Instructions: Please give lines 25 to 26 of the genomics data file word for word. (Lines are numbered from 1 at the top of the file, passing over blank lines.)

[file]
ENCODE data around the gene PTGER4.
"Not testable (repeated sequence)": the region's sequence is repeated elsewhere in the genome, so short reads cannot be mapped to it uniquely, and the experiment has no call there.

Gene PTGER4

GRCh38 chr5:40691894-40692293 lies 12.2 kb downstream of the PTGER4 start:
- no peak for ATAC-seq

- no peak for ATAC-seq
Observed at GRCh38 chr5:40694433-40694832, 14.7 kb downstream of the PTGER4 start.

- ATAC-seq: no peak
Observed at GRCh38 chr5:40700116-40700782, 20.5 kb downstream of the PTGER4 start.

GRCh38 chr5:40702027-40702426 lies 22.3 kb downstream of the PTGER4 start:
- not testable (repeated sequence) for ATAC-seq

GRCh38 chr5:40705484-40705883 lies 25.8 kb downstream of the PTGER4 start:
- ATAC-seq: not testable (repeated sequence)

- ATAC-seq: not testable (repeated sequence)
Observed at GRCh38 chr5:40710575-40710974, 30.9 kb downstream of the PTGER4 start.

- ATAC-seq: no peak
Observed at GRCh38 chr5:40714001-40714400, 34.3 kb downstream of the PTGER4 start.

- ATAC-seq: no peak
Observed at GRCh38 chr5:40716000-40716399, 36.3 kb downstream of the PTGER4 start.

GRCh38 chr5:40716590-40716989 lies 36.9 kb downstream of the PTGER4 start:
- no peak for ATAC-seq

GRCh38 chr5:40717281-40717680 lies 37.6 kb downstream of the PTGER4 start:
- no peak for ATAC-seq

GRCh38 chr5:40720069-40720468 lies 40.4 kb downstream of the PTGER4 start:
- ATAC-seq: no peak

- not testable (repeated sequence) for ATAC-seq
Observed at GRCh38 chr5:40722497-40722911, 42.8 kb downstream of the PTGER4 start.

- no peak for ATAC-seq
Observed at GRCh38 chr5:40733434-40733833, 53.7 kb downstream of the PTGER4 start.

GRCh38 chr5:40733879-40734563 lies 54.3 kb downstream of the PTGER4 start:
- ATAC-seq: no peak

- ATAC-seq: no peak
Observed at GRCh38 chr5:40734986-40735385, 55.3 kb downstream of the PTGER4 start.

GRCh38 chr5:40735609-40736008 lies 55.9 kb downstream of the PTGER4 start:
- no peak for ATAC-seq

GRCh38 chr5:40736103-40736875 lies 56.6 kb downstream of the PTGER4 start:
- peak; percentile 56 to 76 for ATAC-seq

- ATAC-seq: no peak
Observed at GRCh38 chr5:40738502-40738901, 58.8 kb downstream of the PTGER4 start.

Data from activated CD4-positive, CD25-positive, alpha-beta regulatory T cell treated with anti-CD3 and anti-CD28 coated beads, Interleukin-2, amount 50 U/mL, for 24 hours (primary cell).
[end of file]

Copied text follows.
- ATAC-seq: no peak

- not testable (repeated sequence) for ATAC-seq